And the worst thing about this title is, I’m not even kidding.
As sutta students are well aware of and somewhat embarrassed about, the suttas depict the Buddha as possessing 32 special marks, regarded as signs of a Great Man. Most of these are visible to a careful observer, but two are hidden: the nature of his penis, and the size of his tongue.
When the Buddha realizes that someone wants to check out his equipment, he uses his psychic powers to reveal his genitals to that person. As respectful as we would like to be when discussing the Buddha, it is a little hard to take this seriously.
Now, almost all translators have rendered the description of the great man’s penis as being “enclosed in a sheath” or something similar. This is based on the commentary, which says:
Kosohiteti vatthikosena paṭicchanne
“In a sheath” means hidden by a sheath-sack
Here, the word vatthi usually means “bladder”, so here it clearly means a bag of skin. Whether this is like a super-foreskin or an extended scrotum, I will leave to your imagination.
However, a similar phrase is found in one other place in the Pali, Ja 526. This is one of those Jatakas that deals with salacious matters, and hence was not fully translated into English. You can read the clean version in English here, and the NSFW version in German here (Google translate works reasonable well.)
The story goes that a naive lad was being seduced by a much more worldly woman. He sees her private parts, and is shocked, having no idea what they were. He asks:
Kose nu te uttamaṅgaṃ paviṭṭhaṃ?
Is your “upper limb” ensconced in a cavity?
The word kosa here is the same as used in the description of the great man. Now, while this is, in this context, usually translated according to one its meanings “sheath”, this is not its primary or most common sense. Most commonly it means a store-room or enclosure, and seems to have a general meaning of a “cavity”. And clearly this is the sense required here.
In the description of the great man, the full term is kosohita. The second element of this, ohita, normally refers to something that has been put down or placed into something. It thus fits better with the idea that the genitals have been “placed into an cavity” rather than being “covered with a sheath”.
There is no “sheath” that grows around the penis. Rather, the penis was withdrawn into a cavity.
Given that the only case of similar wording is explicitly a description of a vulva, and it is in a context of gender confusion, I would argue that the burden of proof is on the commentary to establish that a significantly different meaning is intended here. But so far as I can tell, there is no such proof.
I suggest that the similarity to female genitals prompted the commentaries to offer a more masculinized reading. The commentary wants to exaggerate the Buddha’s masculinity. But it would seem that the original purpose of the text was to establish a gender ambiguity.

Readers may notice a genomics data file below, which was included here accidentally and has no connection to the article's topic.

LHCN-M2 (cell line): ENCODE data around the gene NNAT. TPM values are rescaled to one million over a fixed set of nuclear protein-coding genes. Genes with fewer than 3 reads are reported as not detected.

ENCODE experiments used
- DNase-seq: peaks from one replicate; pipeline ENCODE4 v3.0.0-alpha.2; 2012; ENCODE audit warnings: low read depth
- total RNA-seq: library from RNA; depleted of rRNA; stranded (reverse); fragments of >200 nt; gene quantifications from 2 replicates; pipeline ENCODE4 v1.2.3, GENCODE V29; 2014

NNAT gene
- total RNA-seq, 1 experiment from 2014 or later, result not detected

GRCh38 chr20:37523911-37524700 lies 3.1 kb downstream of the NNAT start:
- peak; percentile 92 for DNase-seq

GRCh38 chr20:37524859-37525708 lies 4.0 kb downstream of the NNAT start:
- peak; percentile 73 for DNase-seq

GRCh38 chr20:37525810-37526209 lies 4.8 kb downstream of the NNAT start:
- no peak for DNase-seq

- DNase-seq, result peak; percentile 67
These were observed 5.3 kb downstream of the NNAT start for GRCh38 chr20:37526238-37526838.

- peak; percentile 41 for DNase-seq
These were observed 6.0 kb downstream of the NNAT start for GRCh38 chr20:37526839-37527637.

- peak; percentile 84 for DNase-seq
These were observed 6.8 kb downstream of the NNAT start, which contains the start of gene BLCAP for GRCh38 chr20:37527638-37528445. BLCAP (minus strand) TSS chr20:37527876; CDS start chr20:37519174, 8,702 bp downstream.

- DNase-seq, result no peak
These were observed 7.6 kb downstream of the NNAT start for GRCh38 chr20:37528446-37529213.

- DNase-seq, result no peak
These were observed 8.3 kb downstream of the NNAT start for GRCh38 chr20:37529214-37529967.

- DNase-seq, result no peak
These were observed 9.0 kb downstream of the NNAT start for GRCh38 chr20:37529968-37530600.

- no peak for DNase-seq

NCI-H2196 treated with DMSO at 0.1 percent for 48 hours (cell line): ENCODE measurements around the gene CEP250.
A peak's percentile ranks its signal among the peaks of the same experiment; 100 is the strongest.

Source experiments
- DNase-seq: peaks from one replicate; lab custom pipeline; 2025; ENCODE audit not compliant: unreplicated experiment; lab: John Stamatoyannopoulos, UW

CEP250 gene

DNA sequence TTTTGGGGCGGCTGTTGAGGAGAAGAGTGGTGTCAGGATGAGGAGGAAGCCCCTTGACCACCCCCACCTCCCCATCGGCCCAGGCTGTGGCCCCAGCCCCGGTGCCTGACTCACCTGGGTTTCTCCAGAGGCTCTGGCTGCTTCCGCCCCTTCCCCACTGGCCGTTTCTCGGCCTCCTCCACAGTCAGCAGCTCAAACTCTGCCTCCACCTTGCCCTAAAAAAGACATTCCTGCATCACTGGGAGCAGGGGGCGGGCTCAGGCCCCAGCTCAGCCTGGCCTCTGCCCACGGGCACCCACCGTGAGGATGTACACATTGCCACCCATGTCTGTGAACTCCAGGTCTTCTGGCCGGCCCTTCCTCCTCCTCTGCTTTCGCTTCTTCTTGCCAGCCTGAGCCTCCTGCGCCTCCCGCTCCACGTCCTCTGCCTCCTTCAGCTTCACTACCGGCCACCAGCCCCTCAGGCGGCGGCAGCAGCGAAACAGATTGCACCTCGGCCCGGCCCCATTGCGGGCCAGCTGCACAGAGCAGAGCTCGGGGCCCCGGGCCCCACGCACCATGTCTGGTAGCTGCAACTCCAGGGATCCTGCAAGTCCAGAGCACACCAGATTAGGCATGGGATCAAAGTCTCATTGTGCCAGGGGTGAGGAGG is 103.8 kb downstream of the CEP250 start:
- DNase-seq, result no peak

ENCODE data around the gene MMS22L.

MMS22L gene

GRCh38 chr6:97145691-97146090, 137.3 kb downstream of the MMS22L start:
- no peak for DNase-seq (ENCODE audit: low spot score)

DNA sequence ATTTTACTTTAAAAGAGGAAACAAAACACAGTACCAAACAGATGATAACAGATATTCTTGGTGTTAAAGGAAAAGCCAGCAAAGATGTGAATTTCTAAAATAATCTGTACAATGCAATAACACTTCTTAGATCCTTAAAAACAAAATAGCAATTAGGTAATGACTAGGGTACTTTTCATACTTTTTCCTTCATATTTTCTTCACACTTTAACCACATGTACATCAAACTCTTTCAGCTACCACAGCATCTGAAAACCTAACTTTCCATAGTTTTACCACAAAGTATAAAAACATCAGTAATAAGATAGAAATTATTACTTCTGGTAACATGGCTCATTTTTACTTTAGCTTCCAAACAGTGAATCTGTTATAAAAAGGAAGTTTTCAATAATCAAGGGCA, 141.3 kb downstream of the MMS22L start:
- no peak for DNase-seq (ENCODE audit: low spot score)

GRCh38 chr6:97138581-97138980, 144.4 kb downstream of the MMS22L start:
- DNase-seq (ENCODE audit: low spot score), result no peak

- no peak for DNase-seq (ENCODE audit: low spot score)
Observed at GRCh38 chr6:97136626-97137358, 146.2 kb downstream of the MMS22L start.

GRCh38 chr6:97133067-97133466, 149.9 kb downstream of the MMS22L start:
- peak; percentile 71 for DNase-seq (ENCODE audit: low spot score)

It is inescapable that, whatever the reading, according to the early texts the Buddha did not have “normal” genitals. And the only reading actually supported by a canonical text is that the Buddha was intersex, and his genitals looked like a woman’s.
The spiritual connotation was, of course, that awakening was beyond gender.
That such a sense was incorporated in the characteristics of the “great man” is no accident. One of the essential features of myth, almost a defining characteristic, is that it embraces ambiguities and contradictions. Telling a story, or multiple stories, enables us to see things from different perspectives. Rather than resolving a problem one way or the other, we develop empathy and can appreciate multiple different perspectives, without insisting on any of these as final. Myth stands resolutely opposed to the binaries of true or false.
In fact, this perspective is essential to this very context. The myth of the great man tells us that he must pursue one of two destinies: to become a great king or to become awakened. These are the two career paths offered in countless myths all over the world, starting with the very oldest myth we have, Gilgamesh.
There is no attempt to reconcile these, to figure out how to be awakened while living at home, or even an argument that one is better than the other. They are just there, irreconcilable but real. I have argued elsewhere that the epithet vessantara applied to the Buddha means “in between all”, the one who stands apart from all binaries. Thus the Buddha, by choosing the path of renunciation, becomes one who transcends all dualities. This is a paradox; but only to logic, not to myth.
Hence the great man is someone who, in a very real sense, is not fully a “man” any more. History shows us that many cultures, desperate to impose their dualities on a world that does not share them, will cut and slice the genitals of infants who seem to be non-conforming. If a baby with fully retracted genitals was born in such a culture, they might have to endure non-consensual surgery. Thankfully, ancient India was not such a culture. In the early texts, drawing on an unknown tradition, they preserved the idea that true greatness meant transcending notions of binary identity, and symbolized this by emphasizing the ambiguity of the genitals.